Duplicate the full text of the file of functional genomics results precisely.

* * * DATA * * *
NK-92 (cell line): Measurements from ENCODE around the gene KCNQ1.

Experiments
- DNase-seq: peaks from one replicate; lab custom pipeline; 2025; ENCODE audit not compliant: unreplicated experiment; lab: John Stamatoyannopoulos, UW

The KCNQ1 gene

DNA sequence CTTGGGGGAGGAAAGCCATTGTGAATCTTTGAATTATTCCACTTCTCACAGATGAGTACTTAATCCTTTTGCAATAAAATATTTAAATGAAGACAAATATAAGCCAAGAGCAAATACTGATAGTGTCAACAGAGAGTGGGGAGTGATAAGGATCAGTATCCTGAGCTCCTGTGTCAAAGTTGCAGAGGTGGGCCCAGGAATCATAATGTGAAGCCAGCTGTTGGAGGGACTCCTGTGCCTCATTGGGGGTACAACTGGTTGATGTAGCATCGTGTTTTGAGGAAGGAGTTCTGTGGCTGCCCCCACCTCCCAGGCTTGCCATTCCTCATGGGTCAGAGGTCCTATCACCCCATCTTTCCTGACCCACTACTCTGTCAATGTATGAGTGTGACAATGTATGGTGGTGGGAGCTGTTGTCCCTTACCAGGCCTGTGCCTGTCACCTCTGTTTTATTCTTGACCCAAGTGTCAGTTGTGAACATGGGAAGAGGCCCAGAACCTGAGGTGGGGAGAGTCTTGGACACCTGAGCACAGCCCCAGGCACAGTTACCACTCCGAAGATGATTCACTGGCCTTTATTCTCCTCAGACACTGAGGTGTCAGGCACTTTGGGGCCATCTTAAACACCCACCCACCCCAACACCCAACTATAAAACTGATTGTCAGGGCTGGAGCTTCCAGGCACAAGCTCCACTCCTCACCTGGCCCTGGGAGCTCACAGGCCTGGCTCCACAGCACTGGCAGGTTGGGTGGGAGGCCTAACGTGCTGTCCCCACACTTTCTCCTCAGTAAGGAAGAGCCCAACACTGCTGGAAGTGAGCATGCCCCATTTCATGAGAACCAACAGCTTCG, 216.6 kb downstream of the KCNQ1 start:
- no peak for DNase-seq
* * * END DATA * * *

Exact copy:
NK-92 (cell line): Measurements from ENCODE around the gene KCNQ1.

Experiments
- DNase-seq: peaks from one replicate; lab custom pipeline; 2025; ENCODE audit not compliant: unreplicated experiment; lab: John Stamatoyannopoulos, UW

The KCNQ1 gene

DNA sequence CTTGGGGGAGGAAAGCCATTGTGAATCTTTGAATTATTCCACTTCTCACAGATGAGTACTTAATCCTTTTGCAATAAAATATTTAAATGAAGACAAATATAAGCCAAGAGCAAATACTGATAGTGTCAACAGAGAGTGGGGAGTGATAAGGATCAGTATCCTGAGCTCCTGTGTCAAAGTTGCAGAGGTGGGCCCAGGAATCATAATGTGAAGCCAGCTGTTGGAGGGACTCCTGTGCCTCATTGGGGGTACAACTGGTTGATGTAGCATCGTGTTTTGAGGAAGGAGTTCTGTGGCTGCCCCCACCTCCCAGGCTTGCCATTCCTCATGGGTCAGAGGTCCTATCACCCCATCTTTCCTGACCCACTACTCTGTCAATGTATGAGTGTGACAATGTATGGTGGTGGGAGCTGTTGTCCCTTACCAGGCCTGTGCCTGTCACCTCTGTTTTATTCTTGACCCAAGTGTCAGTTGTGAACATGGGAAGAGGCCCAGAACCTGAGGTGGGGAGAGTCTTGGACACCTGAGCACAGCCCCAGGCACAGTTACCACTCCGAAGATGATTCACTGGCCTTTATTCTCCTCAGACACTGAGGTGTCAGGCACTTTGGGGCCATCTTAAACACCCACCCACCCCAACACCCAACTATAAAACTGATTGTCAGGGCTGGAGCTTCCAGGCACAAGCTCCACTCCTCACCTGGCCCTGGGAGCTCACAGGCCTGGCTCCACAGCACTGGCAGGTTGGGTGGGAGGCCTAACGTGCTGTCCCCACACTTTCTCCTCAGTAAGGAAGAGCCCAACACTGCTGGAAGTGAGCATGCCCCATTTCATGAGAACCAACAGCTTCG, 216.6 kb downstream of the KCNQ1 start:
- no peak for DNase-seq